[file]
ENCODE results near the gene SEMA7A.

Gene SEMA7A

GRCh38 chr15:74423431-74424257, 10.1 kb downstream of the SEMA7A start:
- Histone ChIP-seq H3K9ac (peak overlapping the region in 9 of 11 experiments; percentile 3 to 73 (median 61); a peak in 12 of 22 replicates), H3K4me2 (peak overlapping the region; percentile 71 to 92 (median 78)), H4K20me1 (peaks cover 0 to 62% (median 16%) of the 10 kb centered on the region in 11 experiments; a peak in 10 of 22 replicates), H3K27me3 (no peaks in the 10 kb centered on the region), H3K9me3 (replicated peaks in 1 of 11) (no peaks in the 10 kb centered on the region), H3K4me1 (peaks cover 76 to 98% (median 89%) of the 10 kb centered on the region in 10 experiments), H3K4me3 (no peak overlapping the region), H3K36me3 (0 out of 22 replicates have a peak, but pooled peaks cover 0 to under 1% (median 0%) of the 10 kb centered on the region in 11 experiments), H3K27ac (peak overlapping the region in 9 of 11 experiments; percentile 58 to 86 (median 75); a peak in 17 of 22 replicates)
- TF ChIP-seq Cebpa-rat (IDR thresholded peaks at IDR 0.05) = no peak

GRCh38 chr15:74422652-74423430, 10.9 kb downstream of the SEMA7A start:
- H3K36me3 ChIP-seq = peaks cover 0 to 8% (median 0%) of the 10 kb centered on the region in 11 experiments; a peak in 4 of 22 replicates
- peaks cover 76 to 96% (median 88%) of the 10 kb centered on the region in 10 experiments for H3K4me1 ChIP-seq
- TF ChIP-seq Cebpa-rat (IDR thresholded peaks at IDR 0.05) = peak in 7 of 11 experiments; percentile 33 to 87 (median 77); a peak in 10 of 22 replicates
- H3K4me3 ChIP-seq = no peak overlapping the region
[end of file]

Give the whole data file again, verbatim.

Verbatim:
ENCODE results near the gene SEMA7A.

Gene SEMA7A

GRCh38 chr15:74423431-74424257, 10.1 kb downstream of the SEMA7A start:
- Histone ChIP-seq H3K9ac (peak overlapping the region in 9 of 11 experiments; percentile 3 to 73 (median 61); a peak in 12 of 22 replicates), H3K4me2 (peak overlapping the region; percentile 71 to 92 (median 78)), H4K20me1 (peaks cover 0 to 62% (median 16%) of the 10 kb centered on the region in 11 experiments; a peak in 10 of 22 replicates), H3K27me3 (no peaks in the 10 kb centered on the region), H3K9me3 (replicated peaks in 1 of 11) (no peaks in the 10 kb centered on the region), H3K4me1 (peaks cover 76 to 98% (median 89%) of the 10 kb centered on the region in 10 experiments), H3K4me3 (no peak overlapping the region), H3K36me3 (0 out of 22 replicates have a peak, but pooled peaks cover 0 to under 1% (median 0%) of the 10 kb centered on the region in 11 experiments), H3K27ac (peak overlapping the region in 9 of 11 experiments; percentile 58 to 86 (median 75); a peak in 17 of 22 replicates)
- TF ChIP-seq Cebpa-rat (IDR thresholded peaks at IDR 0.05) = no peak

GRCh38 chr15:74422652-74423430, 10.9 kb downstream of the SEMA7A start:
- H3K36me3 ChIP-seq = peaks cover 0 to 8% (median 0%) of the 10 kb centered on the region in 11 experiments; a peak in 4 of 22 replicates
- peaks cover 76 to 96% (median 88%) of the 10 kb centered on the region in 10 experiments for H3K4me1 ChIP-seq
- TF ChIP-seq Cebpa-rat (IDR thresholded peaks at IDR 0.05) = peak in 7 of 11 experiments; percentile 33 to 87 (median 77); a peak in 10 of 22 replicates
- H3K4me3 ChIP-seq = no peak overlapping the region